'I watched Van Morrison go from humble Belfast boy to global star'

Van Morrison's father George worked in the shipyards in Belfast.

In the 1960s I was an apprentice electrician at Harland & Wolff, in its Belfast shipyard in Northern Ireland, and like all teenagers who could play a few chords on the guitar, I was in awe of The Beatles, four working-class boys from Liverpool who had turned the music scene upside down.   

We would always be discussing the merits of the latest groups in the charts but usually you were Team Beatles or Team Rolling Stones.         

George Morrison was an older electrician in the yard, who was a blues fanatic with a great record collection.    These records were hard to come by but George would get them from the sailors on US ships that came in to Belfast for repairs.      

He told us that a lot of the music we were listening to originated from these Afro-American artists.  In the 1950s Ricky Nelson’s ‘I’m Walking’ and Pat Boone’s ‘Ain’t That A Shame’ were both covers of Fats Domino recordings. The Animals’ ‘House Of The Rising Sun’, was written and recorded by Josh White and also recorded by Leadbelly and Bob Dylan.    

‘Shout’, which was a huge hit in Australia for Johnny O’Keefe and in the UK for Lulu & The Luvvers, was an Isley Brothers’, original as was ‘Twist And Shout’ for The Beatles and Brian Poole & The Tremeloes.  

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The Searchers’ ‘Sweets For My Sweet’ was a minor hit in the USA for The Drifters. The Rolling Stones’ first hit was a cover of an obscure Chuck Berry track ‘Come On’. 

But George the electrician had a real interest in a local Belfast band called Them. The lead singer of Them was George’s son, Van Morrison, who followed his father’s great love of blues.   

Van ‘The Man’ started with a band called The Monarchs, who took the same path as The Beatles by playing in sleazy night clubs in Hamburg, but when they broke up Van was back in Belfast to team up with Billy Harrison, Alan Henderson, Eric Wrixson and Ronnie Millings to form Them.    

They took up residence at The Maritime Hotel and were billed as Ireland’s specialists in rhythm and blues, attracting a cult following not unlike The Beatles at The Cavern or The Rolling Stones at The Crawdaddy Club.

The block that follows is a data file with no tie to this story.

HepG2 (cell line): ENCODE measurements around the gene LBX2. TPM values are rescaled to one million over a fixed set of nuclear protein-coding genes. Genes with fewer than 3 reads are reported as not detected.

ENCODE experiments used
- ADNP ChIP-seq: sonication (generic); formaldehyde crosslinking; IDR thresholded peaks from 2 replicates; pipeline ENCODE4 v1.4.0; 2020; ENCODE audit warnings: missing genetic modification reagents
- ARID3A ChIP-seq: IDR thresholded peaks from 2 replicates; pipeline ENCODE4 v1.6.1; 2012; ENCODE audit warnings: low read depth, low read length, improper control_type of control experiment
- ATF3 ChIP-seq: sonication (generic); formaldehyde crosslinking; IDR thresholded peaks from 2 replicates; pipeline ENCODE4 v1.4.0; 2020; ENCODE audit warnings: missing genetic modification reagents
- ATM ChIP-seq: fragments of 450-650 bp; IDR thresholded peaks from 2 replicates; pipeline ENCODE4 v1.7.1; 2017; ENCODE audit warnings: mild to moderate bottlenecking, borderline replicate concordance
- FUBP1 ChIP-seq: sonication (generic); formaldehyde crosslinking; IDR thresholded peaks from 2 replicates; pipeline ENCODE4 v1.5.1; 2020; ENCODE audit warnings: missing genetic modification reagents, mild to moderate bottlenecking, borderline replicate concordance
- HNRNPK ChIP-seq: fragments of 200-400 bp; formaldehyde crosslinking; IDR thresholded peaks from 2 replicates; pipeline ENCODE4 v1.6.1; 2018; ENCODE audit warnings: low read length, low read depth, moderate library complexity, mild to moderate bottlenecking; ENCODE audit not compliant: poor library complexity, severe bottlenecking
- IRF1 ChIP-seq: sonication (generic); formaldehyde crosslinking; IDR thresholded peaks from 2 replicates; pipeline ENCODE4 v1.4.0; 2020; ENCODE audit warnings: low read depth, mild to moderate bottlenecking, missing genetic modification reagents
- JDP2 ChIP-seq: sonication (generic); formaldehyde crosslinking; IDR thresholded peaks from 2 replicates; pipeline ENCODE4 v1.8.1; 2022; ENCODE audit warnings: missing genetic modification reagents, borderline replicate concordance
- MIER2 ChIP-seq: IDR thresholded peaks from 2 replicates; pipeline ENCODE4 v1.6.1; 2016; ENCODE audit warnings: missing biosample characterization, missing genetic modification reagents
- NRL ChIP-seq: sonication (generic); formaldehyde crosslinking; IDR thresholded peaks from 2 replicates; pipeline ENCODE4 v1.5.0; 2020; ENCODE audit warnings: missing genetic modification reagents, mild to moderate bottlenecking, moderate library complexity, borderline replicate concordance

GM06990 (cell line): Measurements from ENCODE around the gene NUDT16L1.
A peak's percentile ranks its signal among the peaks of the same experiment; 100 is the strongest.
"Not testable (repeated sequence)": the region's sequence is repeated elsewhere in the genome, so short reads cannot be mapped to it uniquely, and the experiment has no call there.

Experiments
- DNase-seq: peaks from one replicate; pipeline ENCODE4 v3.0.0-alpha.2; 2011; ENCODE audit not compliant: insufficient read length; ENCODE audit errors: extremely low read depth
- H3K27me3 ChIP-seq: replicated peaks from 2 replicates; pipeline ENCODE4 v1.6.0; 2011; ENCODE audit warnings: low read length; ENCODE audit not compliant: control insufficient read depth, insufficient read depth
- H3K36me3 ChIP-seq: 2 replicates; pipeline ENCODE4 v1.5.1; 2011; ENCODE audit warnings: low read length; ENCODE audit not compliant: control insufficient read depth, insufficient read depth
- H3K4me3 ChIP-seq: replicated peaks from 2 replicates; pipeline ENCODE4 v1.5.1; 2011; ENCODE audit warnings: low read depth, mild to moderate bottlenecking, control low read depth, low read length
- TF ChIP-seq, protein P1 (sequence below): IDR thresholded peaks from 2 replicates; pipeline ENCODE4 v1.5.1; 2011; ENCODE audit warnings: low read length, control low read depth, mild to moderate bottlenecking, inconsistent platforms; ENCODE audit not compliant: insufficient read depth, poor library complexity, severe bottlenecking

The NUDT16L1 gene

In July 1964 the band travelled to the London Studios of Decca and recorded Slim Harpo’s ‘Don’t Start Crying Now’.   Decca called in specialist rhythm and blues producer Bert Berns and Them had their first big hit ‘Baby Please Don’t Go’, an old Big Joe Williams standard that was also recorded by Muddy Waters.   

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The flip-side was the Van Morrison-penned ‘Gloria’, which was a favourite with the fans at The Maritime Hotel.   

‘Baby Please Don’t Go’ raced up the UK charts when it was used as the theme tune of the TV show Ready Steady Go.      

Next was ‘Here Comes The Night’, which became their biggest hit, rising to number three in the UK charts.       

Although their live performances were great, they could not produce the same sound on records, though, so session musicians (one of which was Jimmy Page of Led Zeppelin fame) were brought in to complement Van Morrison’s vocals.   

So the band Them had a short life and Van Morrison relocated to the US in 1967, but they left behind a legacy of pure ‘Belfast blues’, highlighted by a fantastic seven-minute autobiographical track called ‘The Story Of Them’ with the opening line “Who are, what are Them?”.

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Australia was not ready for the group that has been credited with creating the original garage sound, with only ‘Here Comes The Night’ from Them registering in the lower half of the top 20. It was only when Van Morrison started his solo career that interest in Them resurfaced in Australia.    

Are you a Van Morrison fan? Have you ever known someone who went on to become famous?